First, most textbooks in U.S. history classes spend little time on the great waves of immigration that shaped this country. Textbooks often ignore the relationships among immigrant and ethnic groups, or between immigrants and native-born Americans.  Takaki’s book focuses on how different ethnic and racial groups of immigrants cooperated, competed, and were pitted against each other by politicians and employers. It also looks at the experiences that different immigrant groups shared–the ways the groups were similar, and also the ways in which each group was unique.

Second, I not only admired and respected Ron Takaki as a scholar, I cared for him as a friend. I was lucky to get to know Ron and his wife and colleague, Carol, years ago, when I turned another one of his books into a multivolume series on Asian American history for kids. The Takakis’ warmth, generosity, and passion for learning and communicating were inspiring. We remained friends, and I was always delighted to see them when our paths crossed.

Ron died in 2009. His work touched the lives of many students, teachers, and readers. I know it would please him enormously to know that A Different Mirror will soon be available to young readers.


Zachary’s in Italy for a couple of weeks. At such times I enjoy taking on projects: sorting out the hall closet, say, or organizing the pantry. This time I’ve inventoried my fiction output.

Two realizations led me to spend the last couple of hours sorting files, an enterprise that eventually required me to fire up Z’s oldest, most dust-covered computer.

One realization was that I want to use Scrivener for writing and revising fiction from now on. To this end I consolidated all the files for current or recent stories and novels from my laptop and netbook into one set of files with a consistent labeling system. The next step will be to decide what’s worth working on, prioritize it, and import those files into Scrivener.

The other realization was that there was a shocking amount of stuff–from mss. of romance novels that were published in the 90s to proposals, ideas, and correspondence–languishing on 3.5-inch floppies in a box in my office. Hence the firing up of the aforementioned ancient computer, the copying of files from many floppies onto a flash drive, and the examination of those files on my laptop.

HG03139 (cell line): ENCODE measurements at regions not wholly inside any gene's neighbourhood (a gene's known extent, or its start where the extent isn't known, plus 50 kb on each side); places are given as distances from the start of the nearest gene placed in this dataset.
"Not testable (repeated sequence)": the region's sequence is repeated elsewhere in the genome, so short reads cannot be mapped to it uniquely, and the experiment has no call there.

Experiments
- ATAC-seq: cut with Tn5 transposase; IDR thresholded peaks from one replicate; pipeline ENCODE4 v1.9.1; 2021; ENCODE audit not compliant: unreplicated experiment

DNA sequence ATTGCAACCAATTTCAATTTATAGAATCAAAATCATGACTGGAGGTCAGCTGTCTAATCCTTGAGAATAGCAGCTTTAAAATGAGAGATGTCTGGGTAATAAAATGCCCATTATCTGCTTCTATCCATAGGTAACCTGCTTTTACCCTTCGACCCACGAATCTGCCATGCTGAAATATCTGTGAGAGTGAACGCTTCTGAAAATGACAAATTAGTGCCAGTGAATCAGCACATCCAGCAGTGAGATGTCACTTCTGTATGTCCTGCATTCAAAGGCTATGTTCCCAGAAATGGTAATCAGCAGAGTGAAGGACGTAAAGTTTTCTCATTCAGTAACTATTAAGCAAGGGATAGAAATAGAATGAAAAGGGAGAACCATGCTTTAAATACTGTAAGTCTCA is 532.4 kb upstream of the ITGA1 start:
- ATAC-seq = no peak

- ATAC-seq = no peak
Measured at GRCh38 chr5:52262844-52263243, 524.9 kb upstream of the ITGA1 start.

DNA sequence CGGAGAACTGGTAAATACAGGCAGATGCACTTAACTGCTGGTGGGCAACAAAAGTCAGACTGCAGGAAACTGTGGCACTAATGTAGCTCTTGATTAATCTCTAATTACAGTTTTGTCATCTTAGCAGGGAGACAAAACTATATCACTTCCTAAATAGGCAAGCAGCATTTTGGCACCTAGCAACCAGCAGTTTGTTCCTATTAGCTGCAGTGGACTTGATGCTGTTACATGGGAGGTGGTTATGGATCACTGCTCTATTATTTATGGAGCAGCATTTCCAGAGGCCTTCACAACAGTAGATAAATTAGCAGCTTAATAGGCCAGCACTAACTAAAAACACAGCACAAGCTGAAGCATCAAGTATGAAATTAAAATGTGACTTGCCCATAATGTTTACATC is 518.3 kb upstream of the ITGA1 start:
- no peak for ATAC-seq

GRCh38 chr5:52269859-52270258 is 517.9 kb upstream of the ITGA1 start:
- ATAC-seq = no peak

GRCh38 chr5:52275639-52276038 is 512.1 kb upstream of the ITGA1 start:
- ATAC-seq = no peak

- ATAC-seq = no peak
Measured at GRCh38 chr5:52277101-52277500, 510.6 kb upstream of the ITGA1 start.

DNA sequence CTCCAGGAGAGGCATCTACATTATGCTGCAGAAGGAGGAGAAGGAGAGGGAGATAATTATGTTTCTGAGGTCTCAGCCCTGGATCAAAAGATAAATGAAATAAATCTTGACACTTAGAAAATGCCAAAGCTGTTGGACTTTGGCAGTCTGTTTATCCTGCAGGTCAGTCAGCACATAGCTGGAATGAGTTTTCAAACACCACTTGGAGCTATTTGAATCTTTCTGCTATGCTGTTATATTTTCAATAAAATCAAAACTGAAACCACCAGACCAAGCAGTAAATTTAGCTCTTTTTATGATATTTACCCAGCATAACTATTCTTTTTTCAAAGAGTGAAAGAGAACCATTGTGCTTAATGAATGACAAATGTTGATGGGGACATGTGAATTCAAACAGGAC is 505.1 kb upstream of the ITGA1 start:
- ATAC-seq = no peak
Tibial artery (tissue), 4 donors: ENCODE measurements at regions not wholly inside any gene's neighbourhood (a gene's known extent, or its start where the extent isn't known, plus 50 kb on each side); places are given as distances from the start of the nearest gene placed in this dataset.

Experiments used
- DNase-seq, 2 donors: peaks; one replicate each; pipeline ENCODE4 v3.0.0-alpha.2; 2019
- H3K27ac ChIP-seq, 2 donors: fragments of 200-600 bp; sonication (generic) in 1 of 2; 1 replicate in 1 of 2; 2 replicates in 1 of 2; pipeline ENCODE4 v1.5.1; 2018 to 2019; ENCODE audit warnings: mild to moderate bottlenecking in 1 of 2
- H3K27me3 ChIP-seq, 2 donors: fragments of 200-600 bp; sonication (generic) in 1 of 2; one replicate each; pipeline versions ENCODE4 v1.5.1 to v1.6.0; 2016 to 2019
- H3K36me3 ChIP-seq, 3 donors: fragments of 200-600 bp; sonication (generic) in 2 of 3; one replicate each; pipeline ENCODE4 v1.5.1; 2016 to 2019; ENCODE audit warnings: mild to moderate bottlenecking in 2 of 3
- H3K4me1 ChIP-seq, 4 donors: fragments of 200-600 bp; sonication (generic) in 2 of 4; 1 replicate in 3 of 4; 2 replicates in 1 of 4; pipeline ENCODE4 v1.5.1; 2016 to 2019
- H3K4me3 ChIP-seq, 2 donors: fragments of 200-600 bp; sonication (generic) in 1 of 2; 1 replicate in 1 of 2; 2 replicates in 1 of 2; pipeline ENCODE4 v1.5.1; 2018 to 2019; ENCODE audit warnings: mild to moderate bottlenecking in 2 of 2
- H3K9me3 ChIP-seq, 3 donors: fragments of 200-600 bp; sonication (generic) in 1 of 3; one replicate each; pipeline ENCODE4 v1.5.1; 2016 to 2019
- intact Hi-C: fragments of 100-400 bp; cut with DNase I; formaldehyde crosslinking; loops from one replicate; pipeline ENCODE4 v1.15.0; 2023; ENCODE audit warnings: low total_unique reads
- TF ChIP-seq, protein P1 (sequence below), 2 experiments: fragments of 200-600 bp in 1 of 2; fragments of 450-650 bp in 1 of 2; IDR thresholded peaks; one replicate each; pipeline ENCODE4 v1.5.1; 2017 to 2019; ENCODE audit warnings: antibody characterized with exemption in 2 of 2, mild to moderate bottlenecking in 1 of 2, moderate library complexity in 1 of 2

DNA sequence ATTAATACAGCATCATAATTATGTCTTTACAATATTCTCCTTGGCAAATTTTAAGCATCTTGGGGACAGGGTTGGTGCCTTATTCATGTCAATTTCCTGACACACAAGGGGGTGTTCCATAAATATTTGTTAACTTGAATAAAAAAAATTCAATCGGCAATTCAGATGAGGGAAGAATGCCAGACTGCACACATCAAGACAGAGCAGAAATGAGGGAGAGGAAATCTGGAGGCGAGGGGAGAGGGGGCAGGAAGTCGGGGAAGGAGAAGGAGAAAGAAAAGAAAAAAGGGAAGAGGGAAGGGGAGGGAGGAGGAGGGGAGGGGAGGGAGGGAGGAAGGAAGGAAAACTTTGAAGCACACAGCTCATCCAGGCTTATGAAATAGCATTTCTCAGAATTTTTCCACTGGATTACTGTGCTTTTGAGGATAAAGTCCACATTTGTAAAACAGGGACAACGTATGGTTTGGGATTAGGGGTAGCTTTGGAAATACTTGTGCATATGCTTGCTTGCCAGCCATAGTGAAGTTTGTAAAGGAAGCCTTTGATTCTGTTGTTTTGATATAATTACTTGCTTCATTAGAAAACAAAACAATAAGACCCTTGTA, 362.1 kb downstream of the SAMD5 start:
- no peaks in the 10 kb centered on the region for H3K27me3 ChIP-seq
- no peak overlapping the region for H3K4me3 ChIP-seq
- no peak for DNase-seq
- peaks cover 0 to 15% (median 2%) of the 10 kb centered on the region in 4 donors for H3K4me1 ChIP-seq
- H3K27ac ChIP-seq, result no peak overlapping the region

They were full of surprises related to my nonfiction career and to fiction projects I’d started but set aside long ago. In addition to the usual kind of thing–letters I don’t remember writing to people I don’t remember meeting–I found that I have full mss. (some in WordPerfect 4.2! but OpenOffice converted it) of successful nonfic books from decades ago. That got me thinking about self-pubbing some of them, now that rights have reverted, on the “nothing to lose” principle.

On the fiction front, I found proposals and ideas for romance novels from back when I was writing for Harlequin. Some that got turned down then as too weird or unconventional would seem tame in today’s romance market. I also rediscovered a fat Civil War novel I ghost-wrote for a CEO in the 1980s; the surprise here was how little I got paid for it, although I must’ve thought it was enough at the time.

The best part was that while copying the files for a historical novel I started a long time ago, but gave up on after 105 pages, I got an idea for turning it into a steampunk novella, so now I can be excited about it all over again.

After all this filing, an afternoon of yard work might be positively refreshing. But probably not.

Shout-out to

In lieu of some “best of 2010” list, I’m going to close out the year with props to a site I think is one of the most useful I’ve found:

If you’ve read HPL’s “Supernatural Horror in Literature” you’ve seen his remarks on, say, Edward Lucas White’s story “Lukundoo.” If you then thought, Hey, I’d like to read that story, and googled it, you probably wound up at HorrorMasters, a site with a vast library of classic horror, novels as well as short fiction, all free, readable online or downloadable. There’s new fiction, too, but for me the best thing about the site is the availability of hundreds of older works, including many that cannot be found at Project Gutenberg or Google Books. It’s a priceless resource.

If you haven’t checked out HorrorMasters, give it a try. “Lukundoo” isn’t a bad place to start.